Beginning in late February Smith launched a series of behind-the-scenes videos tracking production. That’s similar to what he did during the filming of Clerks II, but something filmmakers have gotten away from in recent years after being a popular tactic in the mid-2000s.
A panel for the film was announced for San Diego Comic-Con, a natural setting given Smith’s love of all things pop culture. That panel included the debut of the first trailer.
Fathom Events put out a promotion in September for the roadshow screenings at Regal Cinemas locations.
EW shared a clip in early October offering an extended look at the scene where Jay is introduced to the daughter he never knew he had.
Media and Press
Smith was interviewed at the same time as Comic-Con about the geek-friendly cast he assembled to do cameos and how making the movie lead to him rekindling a friendship with Affleck.
In the last couple weeks both Smith and Mewes appeared on “The Late Show” to talk about returning to the roles and more. The two also made a number of other stops at various media outlets to talk up the movie and generally chat with hosts and sell the return of the Kevin Smith brand.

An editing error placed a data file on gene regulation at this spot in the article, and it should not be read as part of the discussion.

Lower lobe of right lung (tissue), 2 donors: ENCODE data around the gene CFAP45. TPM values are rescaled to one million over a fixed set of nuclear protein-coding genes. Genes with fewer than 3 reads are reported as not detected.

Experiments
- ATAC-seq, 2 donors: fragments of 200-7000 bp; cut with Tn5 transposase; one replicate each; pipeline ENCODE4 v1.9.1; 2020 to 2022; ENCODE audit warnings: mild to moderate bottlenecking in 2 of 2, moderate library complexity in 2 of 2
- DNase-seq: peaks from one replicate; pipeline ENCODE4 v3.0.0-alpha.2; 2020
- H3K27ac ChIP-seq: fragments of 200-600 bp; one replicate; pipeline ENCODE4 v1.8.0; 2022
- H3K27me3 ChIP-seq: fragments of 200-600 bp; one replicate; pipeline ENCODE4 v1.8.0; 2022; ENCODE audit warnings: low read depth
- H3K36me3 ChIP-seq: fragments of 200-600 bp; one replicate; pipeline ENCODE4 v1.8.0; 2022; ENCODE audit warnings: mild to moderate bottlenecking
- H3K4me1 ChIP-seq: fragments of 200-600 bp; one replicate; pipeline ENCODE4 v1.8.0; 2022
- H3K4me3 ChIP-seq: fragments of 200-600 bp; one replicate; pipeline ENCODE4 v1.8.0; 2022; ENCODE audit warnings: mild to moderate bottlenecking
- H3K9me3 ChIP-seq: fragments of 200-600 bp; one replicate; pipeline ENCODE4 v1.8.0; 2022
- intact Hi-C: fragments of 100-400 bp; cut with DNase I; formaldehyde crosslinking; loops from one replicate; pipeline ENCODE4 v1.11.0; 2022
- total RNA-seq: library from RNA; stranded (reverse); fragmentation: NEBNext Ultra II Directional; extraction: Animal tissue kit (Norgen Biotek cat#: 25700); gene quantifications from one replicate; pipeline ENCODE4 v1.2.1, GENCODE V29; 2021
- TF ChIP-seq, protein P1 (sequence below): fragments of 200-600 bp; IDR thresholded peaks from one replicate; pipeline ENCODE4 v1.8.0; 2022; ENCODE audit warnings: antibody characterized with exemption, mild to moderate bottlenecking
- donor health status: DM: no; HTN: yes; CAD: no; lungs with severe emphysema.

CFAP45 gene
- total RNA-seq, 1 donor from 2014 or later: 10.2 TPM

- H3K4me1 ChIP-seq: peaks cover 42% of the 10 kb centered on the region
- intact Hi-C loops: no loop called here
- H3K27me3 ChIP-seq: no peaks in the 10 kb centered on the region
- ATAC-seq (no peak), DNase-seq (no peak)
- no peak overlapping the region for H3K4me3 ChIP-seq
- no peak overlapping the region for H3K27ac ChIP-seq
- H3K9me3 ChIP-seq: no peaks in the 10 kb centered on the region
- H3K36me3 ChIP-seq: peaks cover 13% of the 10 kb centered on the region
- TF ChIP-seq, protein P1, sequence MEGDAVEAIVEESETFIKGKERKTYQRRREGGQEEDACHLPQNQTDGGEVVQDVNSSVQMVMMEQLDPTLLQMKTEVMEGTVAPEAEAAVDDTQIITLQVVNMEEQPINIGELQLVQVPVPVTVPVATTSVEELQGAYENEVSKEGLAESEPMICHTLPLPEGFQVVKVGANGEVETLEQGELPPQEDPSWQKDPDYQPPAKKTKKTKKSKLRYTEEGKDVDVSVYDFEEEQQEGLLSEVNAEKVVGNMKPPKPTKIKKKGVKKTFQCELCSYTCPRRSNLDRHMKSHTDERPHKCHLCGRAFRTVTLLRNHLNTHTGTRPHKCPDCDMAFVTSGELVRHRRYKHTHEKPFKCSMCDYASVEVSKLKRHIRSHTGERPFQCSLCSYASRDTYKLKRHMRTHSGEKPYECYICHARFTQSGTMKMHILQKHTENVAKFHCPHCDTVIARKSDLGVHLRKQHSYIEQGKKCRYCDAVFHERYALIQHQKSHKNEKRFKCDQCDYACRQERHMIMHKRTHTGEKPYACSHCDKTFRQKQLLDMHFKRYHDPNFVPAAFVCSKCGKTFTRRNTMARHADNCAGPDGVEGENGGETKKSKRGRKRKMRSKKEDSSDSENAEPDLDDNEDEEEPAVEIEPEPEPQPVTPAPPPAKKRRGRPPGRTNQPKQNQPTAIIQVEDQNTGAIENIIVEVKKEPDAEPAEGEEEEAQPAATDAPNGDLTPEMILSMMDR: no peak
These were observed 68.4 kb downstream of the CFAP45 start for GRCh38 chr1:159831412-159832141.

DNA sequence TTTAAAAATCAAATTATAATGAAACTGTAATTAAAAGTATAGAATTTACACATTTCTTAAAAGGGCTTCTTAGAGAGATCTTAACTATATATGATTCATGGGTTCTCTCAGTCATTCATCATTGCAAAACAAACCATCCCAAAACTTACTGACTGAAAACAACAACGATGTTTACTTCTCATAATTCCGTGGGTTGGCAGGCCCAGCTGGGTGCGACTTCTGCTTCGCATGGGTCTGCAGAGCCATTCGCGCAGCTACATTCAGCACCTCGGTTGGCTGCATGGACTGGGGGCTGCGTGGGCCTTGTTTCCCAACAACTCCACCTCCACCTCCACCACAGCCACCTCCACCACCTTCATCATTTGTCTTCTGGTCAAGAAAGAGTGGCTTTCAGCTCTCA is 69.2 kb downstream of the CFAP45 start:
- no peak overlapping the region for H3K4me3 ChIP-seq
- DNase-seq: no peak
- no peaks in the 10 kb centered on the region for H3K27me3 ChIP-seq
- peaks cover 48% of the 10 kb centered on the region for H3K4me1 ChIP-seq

So…this is what a Kevin Smith campaign looks like without the help of long-time patron Harvey Weinstein backing him.
I’m a little surprised a movie like this isn’t going straight to streaming. The roadshow release Saban is giving it plays to Smith’s strength as an in-person storyteller and helps generate word of mouth to hopefully warrant a more traditional release.
The movie being sold in the campaign *looks* like a Kevin Smith movie, warts and all. Smith has always been a stronger writer than director, and you see that here. Adding a few actors known well for their super hero work is a nice bit of stunt-casting, but nothing Smith hasn’t done to various degrees in the past.